admin | October 12, 2018

Verdict on statewide business court going to voters

Dave Williams | Atlanta Business Chronicle  | October 12, 2018

With Fulton County handling business lawsuits separately for more than a decade and Gwinnett County following two years ago, supporters say it’s time to take the concept statewide.

The General Assembly passed a constitutional amendment last spring calling for Georgia voters to decide whether to create a statewide business court. The measure appears as Amendment 2 on next month’s ballot.

The proposal is aimed at expediting the resolution of complex business cases by sending them to a dedicated court presided over by judges with expertise in business law. Supporters argue the time savings will cut companies’ legal expenses.

Georgia business leaders are making a business case for a statewide business court, pointing to other states including neighboring North Carolina that already have statewide courts.

“If Georgia wants to continue to be the No. 1 state in which to do business, it makes sense to have a business court here as well,” said Kade Cullefer, executive director for Georgians for Lawsuit Reform, a business-backed organization formed last year.

The constitutional amendment stems from a 13-member advisory council Gov. Nathan Deal formed last year to examine the merits of a statewide business court and make recommendations. Part of that effort was reviewing the track records of the Fulton and Gwinnett business courts since 2005 and 2016, respectively, including a survey of lawyers and litigants who had cases before those courts.

“The response was very positive,” said Rocco Testani, an Atlanta-based partner with the global law firm Eversheds Sutherland, who worked with the council and testified before the Georgia Senate Judiciary Committee on behalf of the legislation.

“The cases move more quickly, about half the length of comparable cases elsewhere,” he said. “They get the attention of experienced judges. Experienced litigators mean lower costs.”

While the amendment faces no organized opposition this fall, it raised concerns among some Democrats during this year’s General Assembly debate over how judges presiding over the business court would be selected. It calls for the governor to appoint the judges, subject to the approval of the Georgia House and Senate Judiciary committees.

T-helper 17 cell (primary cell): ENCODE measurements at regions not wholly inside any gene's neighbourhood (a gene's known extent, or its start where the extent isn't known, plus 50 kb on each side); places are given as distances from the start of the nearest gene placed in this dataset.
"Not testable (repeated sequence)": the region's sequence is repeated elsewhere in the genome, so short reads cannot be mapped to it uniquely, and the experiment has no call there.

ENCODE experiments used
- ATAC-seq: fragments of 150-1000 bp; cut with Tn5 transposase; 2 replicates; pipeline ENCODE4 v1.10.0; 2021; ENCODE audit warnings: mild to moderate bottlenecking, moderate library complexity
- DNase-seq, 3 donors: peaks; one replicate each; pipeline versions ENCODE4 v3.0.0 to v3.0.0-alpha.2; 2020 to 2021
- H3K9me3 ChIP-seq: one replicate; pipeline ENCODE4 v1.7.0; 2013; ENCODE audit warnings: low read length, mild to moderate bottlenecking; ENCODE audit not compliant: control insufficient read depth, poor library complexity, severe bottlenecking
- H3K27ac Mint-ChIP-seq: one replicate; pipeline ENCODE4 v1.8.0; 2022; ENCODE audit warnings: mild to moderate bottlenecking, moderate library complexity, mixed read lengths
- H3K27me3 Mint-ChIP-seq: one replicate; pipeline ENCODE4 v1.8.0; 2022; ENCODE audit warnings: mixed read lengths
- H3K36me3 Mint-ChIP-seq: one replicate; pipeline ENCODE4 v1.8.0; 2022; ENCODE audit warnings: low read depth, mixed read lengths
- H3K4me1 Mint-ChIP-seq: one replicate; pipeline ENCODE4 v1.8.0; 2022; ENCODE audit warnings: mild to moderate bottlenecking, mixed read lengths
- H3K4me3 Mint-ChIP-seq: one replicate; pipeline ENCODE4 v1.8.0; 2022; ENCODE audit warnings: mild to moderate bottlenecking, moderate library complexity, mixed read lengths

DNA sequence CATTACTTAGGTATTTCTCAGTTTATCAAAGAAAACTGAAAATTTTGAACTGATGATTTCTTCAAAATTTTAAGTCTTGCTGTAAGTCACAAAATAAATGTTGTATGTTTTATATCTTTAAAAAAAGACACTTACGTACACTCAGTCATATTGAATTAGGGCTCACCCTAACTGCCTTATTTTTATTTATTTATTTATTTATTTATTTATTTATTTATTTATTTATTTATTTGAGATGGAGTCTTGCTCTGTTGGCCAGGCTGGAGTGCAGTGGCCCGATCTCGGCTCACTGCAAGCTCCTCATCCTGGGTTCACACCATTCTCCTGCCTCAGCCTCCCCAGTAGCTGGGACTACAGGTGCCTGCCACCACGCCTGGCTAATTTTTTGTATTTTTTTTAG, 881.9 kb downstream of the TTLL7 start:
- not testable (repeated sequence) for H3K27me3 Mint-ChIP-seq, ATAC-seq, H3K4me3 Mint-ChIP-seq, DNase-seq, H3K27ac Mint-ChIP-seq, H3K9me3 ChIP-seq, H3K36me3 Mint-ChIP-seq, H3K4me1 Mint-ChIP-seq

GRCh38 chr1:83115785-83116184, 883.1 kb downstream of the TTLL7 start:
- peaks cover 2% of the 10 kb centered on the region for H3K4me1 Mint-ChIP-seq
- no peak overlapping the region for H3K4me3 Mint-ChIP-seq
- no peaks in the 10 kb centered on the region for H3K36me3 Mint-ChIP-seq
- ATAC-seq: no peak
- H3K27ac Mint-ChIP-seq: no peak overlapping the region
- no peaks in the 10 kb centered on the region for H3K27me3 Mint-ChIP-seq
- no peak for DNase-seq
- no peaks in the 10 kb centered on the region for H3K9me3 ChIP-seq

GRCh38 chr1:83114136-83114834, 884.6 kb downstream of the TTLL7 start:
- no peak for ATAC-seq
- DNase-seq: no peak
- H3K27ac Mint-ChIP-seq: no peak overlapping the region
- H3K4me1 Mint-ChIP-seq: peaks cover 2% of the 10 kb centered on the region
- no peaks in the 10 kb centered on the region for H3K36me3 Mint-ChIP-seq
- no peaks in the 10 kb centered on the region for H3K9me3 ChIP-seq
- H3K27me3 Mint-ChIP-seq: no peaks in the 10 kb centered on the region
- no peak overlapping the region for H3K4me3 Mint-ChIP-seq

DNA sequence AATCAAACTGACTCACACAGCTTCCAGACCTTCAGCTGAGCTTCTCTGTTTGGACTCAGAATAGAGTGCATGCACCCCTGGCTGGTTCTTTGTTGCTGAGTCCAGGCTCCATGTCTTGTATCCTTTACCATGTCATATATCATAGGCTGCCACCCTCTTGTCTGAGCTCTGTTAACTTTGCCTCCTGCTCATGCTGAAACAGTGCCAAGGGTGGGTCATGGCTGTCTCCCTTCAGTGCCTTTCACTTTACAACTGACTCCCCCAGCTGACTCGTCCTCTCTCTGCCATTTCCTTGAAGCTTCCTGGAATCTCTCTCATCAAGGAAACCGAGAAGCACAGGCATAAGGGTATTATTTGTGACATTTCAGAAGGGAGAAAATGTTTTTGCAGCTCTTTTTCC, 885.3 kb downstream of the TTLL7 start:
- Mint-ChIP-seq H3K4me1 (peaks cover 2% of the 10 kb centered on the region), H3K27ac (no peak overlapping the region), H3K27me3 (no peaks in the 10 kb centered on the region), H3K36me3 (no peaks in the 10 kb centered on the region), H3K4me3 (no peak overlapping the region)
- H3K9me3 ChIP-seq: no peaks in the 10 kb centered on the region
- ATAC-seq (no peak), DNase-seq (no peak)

“We believe these judges ought to be elected, as are all trial and appellate court judges in Georgia,” said Bill Clark, director of political affairs for the Georgia Trial Lawyers Association, which is not taking a formal position on the amendment. “We have a long tradition of electing judges in Georgia.”

Testani said the amendment takes the state’s tradition of electing judges into account by giving legislators a say over appointments rather than leaving them solely to the governor.

“This was kind of a middle ground to have some sort of check on the process and make sure people’s voices are heard at least through their elected representatives,” he said.

Cullefer said he has fielded questions over the potential costs to taxpayers of a statewide business court. He said he hopes separate legislation the General Assembly would take up early next year if the constitutional amendment passes would require litigants transferring a case from their local superior court to the business court to pay a “removal” fee.

“The intent of the court is to be self-sustaining,” he said.

Cullefer said polling his group has done shows solid support for the amendment among Georgia voters and little outright opposition. However, a substantial percentage of voters surveyed indicated they were undecided, he said.

“There’s a large number of people who still don’t know what it is,” he said. “We’ve just got to keep getting the word out.”

Toward that end, Cullefer said his group has launched a social media advertising campaign, a get-out-the-vote effort being supported by the Georgia Chamber of Commerce.

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